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7 Life Lessons from Sherlock

7 Life Lessons from Sherlock

We still have a few days until series four of Sherlock starts on New Year’s Day. But while we wait for the return of our dear crime sleuths, we can look back at our previous encounters with them and learn a few life lessons. Yes, Sherlock Holmes and Dr. John Watson have not just given us exciting crime stories to watch and enjoy, but they have taught us much more than just crime solving without us even realizing. Looking closely at the series reveals that there are life lessons we can learn from these characters, and indeed some very important ones!

1. Pay Attention to Details

What makes Sherlock Holmes so successful in solving his cases? He notices the things that we generally miss. There are many times when the solution is right in front of us. However, we are so absorbed in the world we live in that we tend to miss those clues that can lead to resolving the issue at hand. Developing Sherlock-level attention to detail may be challenging, but it would definitely be worthwhile.

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2. Focus on What Really Matters

“Listen: [pointing to his head] This is my hard-drive, and it only makes sense to put things in there that are useful. Ordinary people fill their heads with all kinds of rubbish, and that makes it hard to get at the stuff that matters! Do you see?”
~Sherlock Holmes

This means that useless information in the brain is like having junk all around the room. It makes it difficult to store something important or to find what is needed. Sherlock suggests that peripheral distractions that clutter the mind can derail the focus from important things and goals. So say no to activities, people, issues, and meetings that distract you from the goals you have and pay more attention to what’s really important.

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3. Don’t Have a Job or Are Unemployable? Just Create Your Own Job

Our consulting detective, Sherlock Holmes, also shows us that being unemployed or unemployable is just fine, or perhaps more than fine. One can invent their own job and do what they are passionate about. If they give it their best shot, utilizing all of the strengths and skills they have, then lo and behold: the job is done!

4. One Good and Like-Minded Friend is All You Need

For many of us, the philosophy is “the more the merrier”. However, from Sherlock we can see that even one friend or a few trusted ones are enough. Sherlock is a solitary character with only Watson as a sounding board. Hence, he gives us this lesson that having a friend who understands you, gives you honest opinions, and guides you when you are going in the wrong direction is all you need. With this friend, you can share and discuss anything and everything, voice your thoughts or vent your frustrations. It is also not necessary that the two have similar personalities, as Sherlock and John are two very different people. However, they should be able to understand and value each other.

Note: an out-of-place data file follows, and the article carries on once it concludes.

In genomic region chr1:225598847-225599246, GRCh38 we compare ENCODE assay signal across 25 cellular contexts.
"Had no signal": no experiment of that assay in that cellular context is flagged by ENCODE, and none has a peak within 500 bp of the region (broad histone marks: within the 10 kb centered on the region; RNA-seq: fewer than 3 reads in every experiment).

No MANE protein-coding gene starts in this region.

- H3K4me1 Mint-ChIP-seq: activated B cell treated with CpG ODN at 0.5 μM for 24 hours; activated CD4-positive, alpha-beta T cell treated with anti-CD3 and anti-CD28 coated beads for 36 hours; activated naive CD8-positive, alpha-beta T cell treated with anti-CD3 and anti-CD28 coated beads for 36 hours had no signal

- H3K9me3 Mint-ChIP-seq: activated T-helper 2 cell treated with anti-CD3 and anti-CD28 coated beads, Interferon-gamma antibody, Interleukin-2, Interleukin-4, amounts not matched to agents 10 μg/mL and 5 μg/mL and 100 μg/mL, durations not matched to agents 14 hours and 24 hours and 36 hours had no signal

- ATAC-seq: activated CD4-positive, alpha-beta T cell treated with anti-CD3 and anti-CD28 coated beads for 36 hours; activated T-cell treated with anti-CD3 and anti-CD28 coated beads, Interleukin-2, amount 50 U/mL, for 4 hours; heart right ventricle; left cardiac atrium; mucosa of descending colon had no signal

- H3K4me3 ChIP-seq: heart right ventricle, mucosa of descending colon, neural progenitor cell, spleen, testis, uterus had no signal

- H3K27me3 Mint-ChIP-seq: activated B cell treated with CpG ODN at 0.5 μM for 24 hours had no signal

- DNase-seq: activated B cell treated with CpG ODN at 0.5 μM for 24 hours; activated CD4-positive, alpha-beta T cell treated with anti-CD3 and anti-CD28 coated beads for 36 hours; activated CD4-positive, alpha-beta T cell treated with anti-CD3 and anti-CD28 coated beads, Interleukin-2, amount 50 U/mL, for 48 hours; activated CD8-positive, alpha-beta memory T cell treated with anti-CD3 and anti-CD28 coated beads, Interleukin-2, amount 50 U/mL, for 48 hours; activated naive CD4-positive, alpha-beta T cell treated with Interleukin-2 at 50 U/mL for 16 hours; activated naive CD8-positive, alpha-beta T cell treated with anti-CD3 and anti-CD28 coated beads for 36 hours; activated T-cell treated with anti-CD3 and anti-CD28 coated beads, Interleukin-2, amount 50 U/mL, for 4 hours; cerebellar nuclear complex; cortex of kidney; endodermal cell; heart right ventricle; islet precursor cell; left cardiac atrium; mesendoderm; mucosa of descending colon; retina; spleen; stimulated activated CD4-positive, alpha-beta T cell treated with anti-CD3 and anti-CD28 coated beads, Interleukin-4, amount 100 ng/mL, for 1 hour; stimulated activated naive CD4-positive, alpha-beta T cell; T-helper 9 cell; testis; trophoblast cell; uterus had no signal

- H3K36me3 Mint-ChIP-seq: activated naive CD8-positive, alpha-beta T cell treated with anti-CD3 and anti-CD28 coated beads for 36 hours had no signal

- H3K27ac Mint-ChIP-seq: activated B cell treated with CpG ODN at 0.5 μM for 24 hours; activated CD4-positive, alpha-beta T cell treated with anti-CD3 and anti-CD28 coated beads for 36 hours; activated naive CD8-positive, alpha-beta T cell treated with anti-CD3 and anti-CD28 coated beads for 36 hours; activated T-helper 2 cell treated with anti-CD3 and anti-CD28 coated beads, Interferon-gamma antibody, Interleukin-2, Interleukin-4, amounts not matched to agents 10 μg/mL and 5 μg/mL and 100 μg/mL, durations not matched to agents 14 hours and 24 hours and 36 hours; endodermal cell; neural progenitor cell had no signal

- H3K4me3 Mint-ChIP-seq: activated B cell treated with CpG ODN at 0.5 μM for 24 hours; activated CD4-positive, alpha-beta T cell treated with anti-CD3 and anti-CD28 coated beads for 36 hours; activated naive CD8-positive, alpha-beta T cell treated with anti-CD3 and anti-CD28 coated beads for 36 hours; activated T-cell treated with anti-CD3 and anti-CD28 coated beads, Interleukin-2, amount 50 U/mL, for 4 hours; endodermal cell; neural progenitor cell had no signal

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5. Never Let Failures and Criticism Drive Your Life

Facing failures and getting criticized by people are inevitable aspects of life. Many times people lose hope when they fail, or they feel dejected when they are criticized for their failures. However, all is not lost as long as one doesn’t lose hope in themselves. We can see that for Sherlock, too, success is not a luxury. Instead, he works it out by means of careful planning and utilization of his skills. During many cases that he takes there are ups and downs, and many times he faces failures. Similarly, despite all the fan-following that he has, he is criticized by people for a variety of things. The episode, “The Reichenbach Fall” illustrates how a person at such great heights of popularity suddenly becomes the “Fake Genius” in the eyes of the people. He is also called a psychopath at some instances. However, he doesn’t allow any setbacks or criticism to stop him from doing what he wants to do and being who he is. His attitude towards both failure and criticism teaches us how not to give these the authority to rule our lives.